Wednesday December 29, 2010 at 1:57

68 notes

This post was reblogged from Beautiful Pixels.

Monday March 29, 2010 at 17:03

56 notes

Wednesday March 24, 2010 at 11:53

60 notes
andrearosen:

What is this supposed to MEAN? That the Times could buy Gothamist if it really wanted to? That the Times has surrendered to the fact that they can’t fix their Metro or hyperlocal reporting?
I had the pleasure of talking to Dave Winer this afternoon about the hyperlocal space and the work the Times is doing with his students at NYU to produce a niche blog for the East Village. On his own blog, he questions where the money will come from to support these efforts. Big institutions seem to think there’s some mysterious code to crack with the production and business model of hyperlocal, when in fact there is an institution that had been doing it well for decades and only recently started to stumble when they couldn’t keep up with online: the alternative weekly (I cut my teeth at one such publication, The L Magazine).
What can the Times et. al. learn from the alt weekly model as they dive into hyperlocal blogging?
1. Organize: Most alt weeklies would not have survived as long as they did without the aid of networks like the AWN (Alternative Weekly network) and AAN (Association of Alternative Newsweeklies), who sell national ads on behalf of each market. The Times should assume this position themselves and become the mothership for a network of independent local blogs—they already have the sales staff in place to support this. The blogs themselves would, as alt weeklies do, supplement this with sales to local businesses. This sales model probably isn’t sustainable forever, but innovators like Foursquare are proving that national brands indeed want to be a part of the local market.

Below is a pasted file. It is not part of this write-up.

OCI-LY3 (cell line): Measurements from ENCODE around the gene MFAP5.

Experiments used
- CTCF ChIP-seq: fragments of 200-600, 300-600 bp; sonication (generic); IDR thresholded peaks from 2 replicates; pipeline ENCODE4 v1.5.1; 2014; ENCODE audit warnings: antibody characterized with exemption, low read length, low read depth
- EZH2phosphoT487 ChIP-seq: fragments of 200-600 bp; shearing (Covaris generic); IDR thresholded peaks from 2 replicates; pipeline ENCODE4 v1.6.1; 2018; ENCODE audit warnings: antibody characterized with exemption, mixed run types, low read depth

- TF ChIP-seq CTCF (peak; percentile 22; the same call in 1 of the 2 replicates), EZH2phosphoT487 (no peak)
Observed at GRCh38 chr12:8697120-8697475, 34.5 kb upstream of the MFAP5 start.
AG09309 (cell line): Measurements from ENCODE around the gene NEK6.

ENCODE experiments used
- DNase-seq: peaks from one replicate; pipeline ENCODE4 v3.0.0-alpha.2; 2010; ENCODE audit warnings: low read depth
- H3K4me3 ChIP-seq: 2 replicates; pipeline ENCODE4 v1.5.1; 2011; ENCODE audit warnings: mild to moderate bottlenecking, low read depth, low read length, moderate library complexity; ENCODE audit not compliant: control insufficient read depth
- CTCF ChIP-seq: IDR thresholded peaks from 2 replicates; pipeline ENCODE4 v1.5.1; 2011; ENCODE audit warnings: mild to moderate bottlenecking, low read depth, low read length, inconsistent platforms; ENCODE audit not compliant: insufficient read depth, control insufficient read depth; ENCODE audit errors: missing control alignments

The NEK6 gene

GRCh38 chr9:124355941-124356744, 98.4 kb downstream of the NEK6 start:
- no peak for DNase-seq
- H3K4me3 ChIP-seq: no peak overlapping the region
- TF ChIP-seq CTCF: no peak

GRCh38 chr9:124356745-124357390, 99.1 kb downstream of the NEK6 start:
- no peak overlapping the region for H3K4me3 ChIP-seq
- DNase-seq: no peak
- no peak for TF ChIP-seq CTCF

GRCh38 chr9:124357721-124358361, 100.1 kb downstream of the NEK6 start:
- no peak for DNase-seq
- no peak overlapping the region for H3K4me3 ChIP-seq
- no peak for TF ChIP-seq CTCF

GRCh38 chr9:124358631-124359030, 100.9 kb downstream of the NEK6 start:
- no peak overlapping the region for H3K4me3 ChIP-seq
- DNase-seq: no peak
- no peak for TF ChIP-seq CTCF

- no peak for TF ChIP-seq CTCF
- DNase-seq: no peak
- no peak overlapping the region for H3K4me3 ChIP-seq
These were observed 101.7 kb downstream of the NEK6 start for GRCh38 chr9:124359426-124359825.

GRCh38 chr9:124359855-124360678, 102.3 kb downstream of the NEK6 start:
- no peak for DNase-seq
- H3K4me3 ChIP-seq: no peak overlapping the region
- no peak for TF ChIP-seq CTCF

2. Never use New York City as a model for the rest of the country: New York is an abnormal market simply because there is more going on here per square mile. An early project of mine at The L was to work on a site that would aggregate listings from alt weeklies across the country and uniformly organize them. We built the site with our listings for NYC in mind, with super-specific ways of breaking down the city’s geography and the categories of events and venues. Of course, we never took into account that in smaller markets, organization would be far broader. And so, we had a site that looked effectively empty because nobody else had as many listings as we did per insanely narrow category (“Psychedelic Jazz,” anyone?).